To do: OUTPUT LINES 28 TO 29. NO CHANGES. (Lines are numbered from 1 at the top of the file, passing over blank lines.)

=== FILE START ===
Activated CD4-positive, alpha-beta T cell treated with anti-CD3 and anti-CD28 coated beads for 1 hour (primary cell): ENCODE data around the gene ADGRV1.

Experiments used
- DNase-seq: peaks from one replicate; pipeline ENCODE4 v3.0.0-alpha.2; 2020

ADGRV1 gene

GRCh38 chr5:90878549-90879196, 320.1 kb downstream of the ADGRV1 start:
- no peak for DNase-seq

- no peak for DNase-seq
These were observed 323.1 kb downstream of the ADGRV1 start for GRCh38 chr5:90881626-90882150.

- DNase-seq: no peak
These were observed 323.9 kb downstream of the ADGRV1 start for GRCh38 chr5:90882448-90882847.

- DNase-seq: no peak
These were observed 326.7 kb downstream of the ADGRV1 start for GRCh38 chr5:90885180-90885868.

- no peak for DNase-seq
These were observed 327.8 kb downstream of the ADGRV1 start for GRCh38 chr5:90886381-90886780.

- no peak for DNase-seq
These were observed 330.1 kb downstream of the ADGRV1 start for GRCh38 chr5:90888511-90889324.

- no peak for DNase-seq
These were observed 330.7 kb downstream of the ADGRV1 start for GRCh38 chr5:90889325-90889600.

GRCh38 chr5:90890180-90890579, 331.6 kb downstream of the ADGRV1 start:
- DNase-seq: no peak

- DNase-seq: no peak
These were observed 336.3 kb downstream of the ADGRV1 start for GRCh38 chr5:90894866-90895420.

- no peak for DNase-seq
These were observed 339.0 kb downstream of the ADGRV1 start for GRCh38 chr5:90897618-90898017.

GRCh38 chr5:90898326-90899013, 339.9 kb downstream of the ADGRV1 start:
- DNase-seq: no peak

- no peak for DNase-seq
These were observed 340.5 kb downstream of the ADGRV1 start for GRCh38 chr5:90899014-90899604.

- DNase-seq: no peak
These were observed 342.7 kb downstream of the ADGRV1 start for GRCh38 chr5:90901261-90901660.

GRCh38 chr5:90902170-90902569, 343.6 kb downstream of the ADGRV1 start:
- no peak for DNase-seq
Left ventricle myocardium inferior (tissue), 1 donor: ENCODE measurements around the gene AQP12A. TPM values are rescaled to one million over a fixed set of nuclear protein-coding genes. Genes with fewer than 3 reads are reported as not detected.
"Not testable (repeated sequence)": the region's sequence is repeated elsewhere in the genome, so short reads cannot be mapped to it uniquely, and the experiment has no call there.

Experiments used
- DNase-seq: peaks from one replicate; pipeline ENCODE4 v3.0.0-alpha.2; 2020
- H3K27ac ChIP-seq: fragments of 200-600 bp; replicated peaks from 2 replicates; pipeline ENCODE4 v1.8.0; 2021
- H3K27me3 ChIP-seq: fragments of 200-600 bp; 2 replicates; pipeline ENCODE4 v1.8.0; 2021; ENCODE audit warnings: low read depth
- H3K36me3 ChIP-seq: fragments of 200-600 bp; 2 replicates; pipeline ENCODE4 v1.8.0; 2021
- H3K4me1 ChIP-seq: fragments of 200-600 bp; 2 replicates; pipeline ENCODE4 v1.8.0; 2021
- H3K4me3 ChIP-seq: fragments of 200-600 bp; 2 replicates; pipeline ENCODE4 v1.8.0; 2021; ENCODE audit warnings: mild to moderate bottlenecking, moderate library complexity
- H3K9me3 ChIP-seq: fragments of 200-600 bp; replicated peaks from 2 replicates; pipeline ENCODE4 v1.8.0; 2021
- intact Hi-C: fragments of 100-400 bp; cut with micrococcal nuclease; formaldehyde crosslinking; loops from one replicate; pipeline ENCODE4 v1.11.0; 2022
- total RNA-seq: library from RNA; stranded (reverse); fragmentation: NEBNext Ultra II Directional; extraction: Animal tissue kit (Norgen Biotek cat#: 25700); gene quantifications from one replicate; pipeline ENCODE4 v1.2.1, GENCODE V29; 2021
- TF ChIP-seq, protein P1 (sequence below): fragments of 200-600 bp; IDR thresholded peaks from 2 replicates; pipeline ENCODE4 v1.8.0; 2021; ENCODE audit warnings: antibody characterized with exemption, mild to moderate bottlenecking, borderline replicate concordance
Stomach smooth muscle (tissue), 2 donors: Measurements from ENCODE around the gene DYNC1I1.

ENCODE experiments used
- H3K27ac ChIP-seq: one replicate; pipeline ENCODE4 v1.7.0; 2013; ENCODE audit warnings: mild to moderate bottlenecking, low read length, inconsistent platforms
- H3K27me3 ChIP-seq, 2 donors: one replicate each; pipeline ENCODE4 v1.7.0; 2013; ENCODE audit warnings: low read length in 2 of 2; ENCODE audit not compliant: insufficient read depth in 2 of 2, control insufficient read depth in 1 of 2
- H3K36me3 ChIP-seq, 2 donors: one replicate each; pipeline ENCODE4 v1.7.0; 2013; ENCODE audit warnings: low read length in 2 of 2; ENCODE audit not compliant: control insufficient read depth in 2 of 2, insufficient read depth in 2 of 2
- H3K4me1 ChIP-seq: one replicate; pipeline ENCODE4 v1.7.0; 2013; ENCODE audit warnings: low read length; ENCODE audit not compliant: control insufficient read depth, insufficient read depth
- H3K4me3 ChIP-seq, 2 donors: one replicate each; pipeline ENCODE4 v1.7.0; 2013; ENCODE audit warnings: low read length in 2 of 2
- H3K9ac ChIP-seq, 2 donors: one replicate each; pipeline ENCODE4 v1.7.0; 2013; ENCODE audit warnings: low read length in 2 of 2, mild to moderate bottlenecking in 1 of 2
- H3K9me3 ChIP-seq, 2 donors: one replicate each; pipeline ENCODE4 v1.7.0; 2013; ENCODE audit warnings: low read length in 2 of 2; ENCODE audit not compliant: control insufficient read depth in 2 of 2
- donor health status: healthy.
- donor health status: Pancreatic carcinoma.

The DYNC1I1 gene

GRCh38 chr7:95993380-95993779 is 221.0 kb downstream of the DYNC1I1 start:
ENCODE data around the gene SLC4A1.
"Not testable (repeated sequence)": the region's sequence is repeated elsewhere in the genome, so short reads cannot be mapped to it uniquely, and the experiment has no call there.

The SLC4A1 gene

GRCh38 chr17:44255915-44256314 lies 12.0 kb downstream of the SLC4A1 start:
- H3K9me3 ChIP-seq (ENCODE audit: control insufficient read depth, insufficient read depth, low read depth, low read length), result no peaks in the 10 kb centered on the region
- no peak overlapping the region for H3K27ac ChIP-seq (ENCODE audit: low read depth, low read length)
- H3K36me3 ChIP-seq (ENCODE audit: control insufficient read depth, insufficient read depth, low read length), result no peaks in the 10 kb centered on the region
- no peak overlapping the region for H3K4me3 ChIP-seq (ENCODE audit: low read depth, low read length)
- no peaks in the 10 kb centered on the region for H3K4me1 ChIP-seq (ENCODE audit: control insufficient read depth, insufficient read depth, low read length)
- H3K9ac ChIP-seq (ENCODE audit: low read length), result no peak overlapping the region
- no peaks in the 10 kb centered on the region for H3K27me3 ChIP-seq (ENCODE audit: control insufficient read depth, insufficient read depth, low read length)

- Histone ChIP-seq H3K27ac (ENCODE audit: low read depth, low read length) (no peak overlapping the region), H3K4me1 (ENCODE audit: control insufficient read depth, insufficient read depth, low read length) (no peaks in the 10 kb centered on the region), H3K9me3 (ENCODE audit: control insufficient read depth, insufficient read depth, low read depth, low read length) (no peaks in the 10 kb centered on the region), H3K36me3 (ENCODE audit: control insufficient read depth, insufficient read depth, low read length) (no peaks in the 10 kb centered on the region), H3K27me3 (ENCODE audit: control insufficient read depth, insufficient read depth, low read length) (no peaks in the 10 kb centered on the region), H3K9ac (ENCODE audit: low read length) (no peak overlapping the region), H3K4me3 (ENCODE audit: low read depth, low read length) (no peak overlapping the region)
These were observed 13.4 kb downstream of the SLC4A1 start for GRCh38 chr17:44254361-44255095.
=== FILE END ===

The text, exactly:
These were observed 340.5 kb downstream of the ADGRV1 start for GRCh38 chr5:90899014-90899604.

- DNase-seq: no peak